Discussion 5: Getting Buy-in
How can consultants help leaders get buy-in in difficult environments?
Your post must be at least 300 words, formatted and cited in proper APA style with support from at least 2 academic sources.
Module 5 Overview
• Change Management
• Cultural Change
• Crisis Management
By the end of this week, students will be able to:
o Evaluate the process of developing, establishing, and marketing consulting services; the functions of consulting; and consulting practices and
o Examine key factors and concepts related to consulting engagements, and assess and integrate the interrelationships.
o Evaluate and present assessment of issues and organizational challenges from the perspective of a consultant.
o Assess and align individual strengths, weaknesses, knowledge, skills, aptitude, and goals with consulting opportunities and the processes and
interventions involved in the consulting domain.
Read & Review
• Weiss (2011): Chapter 12
• Week 5 PowerPoint
• Week 5 Lecture Notes
Module 5 Lecture Notes
Managing Your Services
• Key Findings
o Business climate growth: Consulting firms in North America and Europe are bullish for the future revenue is up 41%.
o Focus on the customer: Firms need to gain deeper visibility and the capacity to manage the lifecycle of the customer, project, and employee.
o Customer lifetime value is seen as the most important KPI by 41% of firms managing technology.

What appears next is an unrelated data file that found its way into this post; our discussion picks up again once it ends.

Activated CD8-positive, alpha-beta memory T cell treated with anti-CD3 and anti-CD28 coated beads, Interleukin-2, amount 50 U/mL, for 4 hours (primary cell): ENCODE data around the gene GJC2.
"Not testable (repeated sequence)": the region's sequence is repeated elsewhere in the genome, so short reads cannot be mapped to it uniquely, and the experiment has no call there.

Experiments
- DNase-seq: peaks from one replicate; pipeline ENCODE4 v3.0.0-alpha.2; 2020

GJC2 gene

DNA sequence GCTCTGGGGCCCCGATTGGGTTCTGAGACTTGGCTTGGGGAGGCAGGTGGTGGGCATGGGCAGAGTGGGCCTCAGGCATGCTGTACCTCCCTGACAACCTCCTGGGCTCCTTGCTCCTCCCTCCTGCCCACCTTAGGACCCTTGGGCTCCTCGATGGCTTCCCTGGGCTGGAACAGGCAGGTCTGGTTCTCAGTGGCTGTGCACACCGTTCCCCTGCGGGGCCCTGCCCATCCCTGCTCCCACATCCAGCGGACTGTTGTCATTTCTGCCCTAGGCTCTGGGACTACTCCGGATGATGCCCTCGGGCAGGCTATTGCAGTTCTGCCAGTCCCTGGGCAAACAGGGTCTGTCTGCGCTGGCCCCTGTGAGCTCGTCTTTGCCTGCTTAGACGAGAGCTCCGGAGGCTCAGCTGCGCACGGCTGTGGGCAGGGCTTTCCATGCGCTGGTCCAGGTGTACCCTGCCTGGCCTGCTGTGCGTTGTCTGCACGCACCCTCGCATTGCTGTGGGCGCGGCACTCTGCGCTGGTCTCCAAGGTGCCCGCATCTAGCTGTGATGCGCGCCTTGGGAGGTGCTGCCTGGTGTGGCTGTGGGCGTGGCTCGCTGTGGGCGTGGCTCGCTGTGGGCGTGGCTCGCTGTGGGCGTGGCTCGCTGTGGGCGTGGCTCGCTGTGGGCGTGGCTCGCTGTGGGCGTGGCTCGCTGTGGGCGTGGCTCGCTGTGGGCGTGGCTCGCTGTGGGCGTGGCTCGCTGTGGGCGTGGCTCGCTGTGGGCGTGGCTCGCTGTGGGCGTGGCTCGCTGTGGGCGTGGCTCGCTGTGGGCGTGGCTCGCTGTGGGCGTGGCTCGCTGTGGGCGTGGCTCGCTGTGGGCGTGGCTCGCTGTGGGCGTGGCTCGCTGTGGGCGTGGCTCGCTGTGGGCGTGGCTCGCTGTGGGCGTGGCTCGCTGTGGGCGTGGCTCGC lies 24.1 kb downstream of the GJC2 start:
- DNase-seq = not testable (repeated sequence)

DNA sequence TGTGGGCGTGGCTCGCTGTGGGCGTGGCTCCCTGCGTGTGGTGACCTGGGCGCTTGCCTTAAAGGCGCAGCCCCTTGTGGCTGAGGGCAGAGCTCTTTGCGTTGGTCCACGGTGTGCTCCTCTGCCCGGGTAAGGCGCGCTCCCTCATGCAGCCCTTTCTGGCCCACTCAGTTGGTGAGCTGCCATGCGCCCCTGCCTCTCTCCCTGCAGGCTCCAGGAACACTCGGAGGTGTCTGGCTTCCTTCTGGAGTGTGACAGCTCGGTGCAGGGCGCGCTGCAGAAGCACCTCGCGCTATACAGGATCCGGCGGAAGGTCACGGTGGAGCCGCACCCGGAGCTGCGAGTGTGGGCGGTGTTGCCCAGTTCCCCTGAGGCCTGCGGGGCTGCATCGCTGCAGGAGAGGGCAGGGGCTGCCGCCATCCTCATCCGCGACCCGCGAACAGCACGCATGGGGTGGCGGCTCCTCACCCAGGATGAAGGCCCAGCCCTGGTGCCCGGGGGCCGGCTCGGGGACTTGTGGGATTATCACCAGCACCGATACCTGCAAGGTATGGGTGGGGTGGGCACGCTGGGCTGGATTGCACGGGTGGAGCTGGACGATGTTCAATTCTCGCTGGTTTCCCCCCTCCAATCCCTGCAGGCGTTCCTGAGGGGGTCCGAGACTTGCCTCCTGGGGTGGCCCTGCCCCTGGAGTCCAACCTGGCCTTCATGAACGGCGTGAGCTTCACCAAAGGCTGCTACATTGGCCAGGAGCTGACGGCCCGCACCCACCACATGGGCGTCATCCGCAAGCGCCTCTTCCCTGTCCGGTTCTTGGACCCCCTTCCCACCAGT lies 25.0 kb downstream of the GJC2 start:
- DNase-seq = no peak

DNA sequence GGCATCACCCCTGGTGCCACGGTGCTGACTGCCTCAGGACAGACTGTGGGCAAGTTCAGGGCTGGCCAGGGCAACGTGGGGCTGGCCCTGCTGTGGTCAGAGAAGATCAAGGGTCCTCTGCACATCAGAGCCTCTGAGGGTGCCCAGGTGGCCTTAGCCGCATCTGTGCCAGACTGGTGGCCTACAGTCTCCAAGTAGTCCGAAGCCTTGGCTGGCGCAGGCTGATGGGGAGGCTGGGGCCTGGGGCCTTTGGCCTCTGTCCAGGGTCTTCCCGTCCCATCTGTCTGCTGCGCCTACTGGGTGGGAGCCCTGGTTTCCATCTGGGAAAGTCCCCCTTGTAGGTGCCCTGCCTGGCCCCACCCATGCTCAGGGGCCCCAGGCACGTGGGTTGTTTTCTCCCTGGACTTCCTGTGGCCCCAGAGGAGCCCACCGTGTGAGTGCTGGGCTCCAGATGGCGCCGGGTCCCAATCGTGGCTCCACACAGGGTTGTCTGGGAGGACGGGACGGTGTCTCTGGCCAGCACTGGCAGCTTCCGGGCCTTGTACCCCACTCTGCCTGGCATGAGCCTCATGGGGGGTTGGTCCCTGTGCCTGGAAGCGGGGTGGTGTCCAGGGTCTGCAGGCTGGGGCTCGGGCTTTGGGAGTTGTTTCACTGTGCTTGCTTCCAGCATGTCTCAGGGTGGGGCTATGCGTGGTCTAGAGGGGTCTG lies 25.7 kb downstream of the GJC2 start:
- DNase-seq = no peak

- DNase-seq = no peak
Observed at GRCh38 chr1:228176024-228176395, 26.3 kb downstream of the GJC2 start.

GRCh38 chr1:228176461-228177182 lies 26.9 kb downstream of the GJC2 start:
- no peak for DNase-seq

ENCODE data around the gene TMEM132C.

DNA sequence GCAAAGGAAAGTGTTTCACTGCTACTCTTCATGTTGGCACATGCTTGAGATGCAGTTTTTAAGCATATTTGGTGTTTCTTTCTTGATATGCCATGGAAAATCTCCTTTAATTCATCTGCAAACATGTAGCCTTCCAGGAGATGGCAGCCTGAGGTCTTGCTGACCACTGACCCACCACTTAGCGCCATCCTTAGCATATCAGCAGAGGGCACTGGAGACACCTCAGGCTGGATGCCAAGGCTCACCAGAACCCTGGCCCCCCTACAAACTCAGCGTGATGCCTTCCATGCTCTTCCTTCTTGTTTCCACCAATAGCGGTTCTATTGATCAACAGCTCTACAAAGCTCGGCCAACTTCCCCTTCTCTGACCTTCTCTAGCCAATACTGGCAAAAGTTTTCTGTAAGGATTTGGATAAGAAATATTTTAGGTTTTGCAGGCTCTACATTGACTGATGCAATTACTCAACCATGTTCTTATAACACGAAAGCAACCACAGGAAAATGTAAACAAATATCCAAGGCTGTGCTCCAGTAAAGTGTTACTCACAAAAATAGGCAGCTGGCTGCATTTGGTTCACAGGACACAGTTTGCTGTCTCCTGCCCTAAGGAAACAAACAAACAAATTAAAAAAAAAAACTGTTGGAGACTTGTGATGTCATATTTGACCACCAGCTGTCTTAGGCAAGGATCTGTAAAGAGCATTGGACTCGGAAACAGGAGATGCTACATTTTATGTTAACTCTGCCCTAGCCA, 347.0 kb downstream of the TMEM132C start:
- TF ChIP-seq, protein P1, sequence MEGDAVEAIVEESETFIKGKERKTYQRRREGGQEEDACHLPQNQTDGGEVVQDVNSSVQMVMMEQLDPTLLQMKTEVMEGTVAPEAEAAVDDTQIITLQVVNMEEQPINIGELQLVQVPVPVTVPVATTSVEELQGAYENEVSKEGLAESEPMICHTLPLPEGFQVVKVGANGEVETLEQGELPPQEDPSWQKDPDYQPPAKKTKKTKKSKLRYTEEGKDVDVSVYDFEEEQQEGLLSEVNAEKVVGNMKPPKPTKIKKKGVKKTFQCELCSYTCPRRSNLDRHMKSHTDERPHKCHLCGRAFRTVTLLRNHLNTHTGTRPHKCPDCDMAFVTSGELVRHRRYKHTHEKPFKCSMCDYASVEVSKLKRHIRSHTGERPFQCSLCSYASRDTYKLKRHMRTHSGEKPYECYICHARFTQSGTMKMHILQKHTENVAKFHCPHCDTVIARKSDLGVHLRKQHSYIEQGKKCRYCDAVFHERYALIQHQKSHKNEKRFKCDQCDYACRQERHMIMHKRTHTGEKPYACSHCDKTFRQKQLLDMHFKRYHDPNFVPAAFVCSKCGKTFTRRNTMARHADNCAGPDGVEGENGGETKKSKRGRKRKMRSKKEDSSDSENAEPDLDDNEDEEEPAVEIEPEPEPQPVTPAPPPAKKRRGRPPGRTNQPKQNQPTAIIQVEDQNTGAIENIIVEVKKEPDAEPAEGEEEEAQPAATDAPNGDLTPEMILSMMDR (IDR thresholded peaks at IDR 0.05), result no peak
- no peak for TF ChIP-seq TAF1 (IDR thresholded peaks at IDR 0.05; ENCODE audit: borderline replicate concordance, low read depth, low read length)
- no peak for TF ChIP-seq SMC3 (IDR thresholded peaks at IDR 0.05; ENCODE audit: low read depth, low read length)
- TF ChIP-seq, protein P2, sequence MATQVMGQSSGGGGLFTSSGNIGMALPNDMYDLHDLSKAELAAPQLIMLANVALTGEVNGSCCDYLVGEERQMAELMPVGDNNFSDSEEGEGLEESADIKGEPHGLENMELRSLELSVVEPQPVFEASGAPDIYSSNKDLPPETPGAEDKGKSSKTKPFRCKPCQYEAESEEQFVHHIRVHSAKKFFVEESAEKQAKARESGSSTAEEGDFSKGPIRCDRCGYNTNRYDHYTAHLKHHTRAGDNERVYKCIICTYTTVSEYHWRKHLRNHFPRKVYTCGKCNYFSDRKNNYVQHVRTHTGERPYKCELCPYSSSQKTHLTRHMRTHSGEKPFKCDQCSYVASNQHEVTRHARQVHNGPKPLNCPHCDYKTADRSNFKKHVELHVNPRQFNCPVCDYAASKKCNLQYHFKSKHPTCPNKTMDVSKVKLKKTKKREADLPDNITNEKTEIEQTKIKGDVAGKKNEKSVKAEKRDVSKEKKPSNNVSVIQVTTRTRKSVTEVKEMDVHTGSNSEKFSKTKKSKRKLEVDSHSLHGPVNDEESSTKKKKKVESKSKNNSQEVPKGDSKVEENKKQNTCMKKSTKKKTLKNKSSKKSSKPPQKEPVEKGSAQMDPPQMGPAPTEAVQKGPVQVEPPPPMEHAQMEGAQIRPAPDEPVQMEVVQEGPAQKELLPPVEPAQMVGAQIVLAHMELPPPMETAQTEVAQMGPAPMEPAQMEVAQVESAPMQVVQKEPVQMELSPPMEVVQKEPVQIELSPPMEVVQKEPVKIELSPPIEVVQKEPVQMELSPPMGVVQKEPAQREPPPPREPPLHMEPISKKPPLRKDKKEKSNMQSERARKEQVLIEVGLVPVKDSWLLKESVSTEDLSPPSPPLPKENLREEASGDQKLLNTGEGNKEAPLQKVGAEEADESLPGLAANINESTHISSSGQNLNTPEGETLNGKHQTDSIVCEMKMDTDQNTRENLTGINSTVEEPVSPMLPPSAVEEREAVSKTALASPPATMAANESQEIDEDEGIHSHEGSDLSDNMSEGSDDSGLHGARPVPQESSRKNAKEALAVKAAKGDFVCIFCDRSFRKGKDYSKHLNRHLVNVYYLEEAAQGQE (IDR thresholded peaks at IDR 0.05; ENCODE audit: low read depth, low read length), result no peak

o Consulting firms are moving from a build-your-own approach to state-of-the-art cloud solutions
73% of firms are moving to the cloud.
• How to Prepare for Growth
o Act now.
o Use detailed analytics.
o Leverage skills and match client and prospect needs.
o Understand metrics / business drivers and capitalize on them.
o To maximize profits, the consulting business model requires constant diligence through proactive management of a long list of key metrics
o Build a metrics-driven business.
o Give management access to real-time information, and support the ongoing decision process.
• Key Business Drivers
o Operations (project and employee lifecycle)
o Business visibility – Making better business decisions
o Finding new opportunities (new clients and new service offerings)
o Focusing on the customer lifecycle
• Lifecycle Approach
o The three lifecycle processes of customers, projects, and employees are the core of a successful consulting business.
o Each must be managed with trusted operating metrics as well as a workflow that fits across the complete lifecycles.
o Prospect to customer (and ongoing client), project proposal to completion, and employee hire to retire
o Firms need to gain deeper visibility and the capability to manage each lifecycle for firm success.
• Increase Visibility
o Make better business decisions – Modernizing IT systems can provide business visibility into the key operating metrics tied to the customer-
o Get IT systems that “fit” your business – There are deeply verticalized/specialized systems available “off the shelf” that are more effective